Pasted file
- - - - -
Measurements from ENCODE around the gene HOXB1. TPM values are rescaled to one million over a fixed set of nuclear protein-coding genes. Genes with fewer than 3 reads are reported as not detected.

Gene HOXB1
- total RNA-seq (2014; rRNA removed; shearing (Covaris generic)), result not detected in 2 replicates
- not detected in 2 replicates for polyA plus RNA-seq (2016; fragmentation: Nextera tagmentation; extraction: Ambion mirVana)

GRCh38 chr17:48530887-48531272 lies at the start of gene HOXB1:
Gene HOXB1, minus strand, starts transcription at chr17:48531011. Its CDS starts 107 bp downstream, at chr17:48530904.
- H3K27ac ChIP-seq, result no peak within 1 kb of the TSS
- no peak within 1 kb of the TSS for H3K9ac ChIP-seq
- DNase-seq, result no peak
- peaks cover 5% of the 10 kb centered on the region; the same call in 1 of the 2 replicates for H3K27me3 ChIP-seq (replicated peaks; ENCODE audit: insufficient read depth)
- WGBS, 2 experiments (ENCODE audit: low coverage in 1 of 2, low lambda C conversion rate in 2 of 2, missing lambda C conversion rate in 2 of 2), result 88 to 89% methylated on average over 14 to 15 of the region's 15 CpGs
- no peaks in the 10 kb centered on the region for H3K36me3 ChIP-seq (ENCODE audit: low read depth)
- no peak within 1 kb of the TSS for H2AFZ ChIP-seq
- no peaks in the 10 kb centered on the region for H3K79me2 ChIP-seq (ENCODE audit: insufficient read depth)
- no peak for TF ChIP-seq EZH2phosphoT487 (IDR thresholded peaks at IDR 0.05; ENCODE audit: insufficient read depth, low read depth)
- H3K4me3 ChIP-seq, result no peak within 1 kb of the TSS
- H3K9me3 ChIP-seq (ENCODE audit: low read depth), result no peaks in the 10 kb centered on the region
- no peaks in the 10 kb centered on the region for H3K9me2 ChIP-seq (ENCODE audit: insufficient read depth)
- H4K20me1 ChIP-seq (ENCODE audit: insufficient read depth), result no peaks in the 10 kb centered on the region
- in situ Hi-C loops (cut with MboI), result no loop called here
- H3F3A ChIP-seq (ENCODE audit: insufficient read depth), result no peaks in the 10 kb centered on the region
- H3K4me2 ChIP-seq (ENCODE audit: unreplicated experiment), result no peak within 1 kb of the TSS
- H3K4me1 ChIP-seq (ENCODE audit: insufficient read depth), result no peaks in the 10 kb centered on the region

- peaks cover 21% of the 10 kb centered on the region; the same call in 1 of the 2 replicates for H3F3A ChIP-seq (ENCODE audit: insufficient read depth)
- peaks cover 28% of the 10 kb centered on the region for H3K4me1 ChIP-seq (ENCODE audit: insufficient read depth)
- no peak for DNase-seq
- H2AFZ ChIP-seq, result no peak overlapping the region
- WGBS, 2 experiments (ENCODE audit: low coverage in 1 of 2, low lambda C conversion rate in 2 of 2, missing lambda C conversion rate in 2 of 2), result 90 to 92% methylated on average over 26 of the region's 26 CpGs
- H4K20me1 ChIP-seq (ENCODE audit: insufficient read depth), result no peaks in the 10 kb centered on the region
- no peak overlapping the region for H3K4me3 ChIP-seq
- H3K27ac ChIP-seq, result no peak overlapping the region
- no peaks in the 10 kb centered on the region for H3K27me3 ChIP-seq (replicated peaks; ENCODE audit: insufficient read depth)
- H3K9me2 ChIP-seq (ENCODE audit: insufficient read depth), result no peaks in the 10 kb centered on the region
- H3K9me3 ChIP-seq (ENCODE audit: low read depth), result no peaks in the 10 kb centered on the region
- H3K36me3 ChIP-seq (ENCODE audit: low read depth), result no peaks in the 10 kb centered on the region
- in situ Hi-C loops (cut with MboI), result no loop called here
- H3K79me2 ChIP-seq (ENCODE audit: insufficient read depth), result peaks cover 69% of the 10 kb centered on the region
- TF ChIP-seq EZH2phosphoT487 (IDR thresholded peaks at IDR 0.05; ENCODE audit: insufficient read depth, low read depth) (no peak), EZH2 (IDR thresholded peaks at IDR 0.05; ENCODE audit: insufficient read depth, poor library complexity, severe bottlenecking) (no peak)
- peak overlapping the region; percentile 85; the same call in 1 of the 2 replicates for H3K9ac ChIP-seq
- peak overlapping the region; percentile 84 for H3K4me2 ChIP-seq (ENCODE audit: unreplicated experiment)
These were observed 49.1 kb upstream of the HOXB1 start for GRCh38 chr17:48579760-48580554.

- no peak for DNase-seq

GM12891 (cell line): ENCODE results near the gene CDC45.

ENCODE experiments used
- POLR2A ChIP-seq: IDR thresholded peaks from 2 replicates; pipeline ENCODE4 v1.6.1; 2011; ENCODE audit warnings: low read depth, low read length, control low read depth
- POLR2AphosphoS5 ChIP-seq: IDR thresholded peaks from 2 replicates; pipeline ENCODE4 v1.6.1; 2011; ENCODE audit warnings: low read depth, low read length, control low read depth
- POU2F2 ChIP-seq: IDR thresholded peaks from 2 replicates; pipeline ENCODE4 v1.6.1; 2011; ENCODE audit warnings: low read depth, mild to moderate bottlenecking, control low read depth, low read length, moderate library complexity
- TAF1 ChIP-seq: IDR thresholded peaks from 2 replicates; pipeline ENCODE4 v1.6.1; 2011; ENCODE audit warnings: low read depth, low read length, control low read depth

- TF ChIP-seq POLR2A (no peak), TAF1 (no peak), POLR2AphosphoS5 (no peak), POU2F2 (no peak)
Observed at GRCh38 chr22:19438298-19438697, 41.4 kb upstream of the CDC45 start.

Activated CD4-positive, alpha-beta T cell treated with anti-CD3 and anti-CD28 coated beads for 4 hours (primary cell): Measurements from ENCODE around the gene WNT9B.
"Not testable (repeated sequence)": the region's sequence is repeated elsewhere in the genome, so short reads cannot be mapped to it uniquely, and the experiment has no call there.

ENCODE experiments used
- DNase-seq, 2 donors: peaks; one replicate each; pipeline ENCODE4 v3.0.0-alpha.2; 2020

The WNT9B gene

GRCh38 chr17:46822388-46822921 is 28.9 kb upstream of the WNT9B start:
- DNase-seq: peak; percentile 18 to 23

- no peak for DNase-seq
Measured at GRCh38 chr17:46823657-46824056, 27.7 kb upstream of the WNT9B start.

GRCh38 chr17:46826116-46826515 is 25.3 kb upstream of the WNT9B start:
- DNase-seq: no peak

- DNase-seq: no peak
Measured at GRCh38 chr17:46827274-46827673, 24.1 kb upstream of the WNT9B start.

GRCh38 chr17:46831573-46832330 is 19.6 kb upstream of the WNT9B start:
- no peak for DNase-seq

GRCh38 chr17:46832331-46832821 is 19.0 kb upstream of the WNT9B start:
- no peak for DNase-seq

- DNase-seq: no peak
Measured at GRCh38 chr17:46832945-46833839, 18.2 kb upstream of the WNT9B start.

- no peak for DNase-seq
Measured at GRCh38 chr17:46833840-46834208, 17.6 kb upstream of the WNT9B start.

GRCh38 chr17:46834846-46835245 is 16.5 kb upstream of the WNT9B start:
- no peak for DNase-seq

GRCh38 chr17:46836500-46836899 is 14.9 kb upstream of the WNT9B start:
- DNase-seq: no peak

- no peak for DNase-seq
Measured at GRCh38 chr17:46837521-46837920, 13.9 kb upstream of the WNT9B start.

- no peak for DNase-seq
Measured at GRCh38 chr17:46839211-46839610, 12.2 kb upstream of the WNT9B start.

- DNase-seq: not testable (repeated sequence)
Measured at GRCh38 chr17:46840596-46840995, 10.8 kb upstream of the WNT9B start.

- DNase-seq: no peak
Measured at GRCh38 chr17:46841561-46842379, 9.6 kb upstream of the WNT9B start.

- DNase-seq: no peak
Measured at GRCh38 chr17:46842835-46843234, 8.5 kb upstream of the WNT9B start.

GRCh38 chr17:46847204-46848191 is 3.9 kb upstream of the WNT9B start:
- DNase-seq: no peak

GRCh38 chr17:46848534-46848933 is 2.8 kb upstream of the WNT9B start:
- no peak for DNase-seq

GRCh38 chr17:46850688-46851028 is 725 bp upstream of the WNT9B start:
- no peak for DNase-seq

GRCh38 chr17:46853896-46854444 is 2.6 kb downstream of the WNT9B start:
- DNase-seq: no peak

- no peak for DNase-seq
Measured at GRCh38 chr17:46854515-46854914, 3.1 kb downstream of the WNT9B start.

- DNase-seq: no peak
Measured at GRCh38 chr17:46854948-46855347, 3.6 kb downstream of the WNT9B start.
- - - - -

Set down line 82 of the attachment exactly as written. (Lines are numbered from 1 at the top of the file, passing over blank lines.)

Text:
- DNase-seq: no peak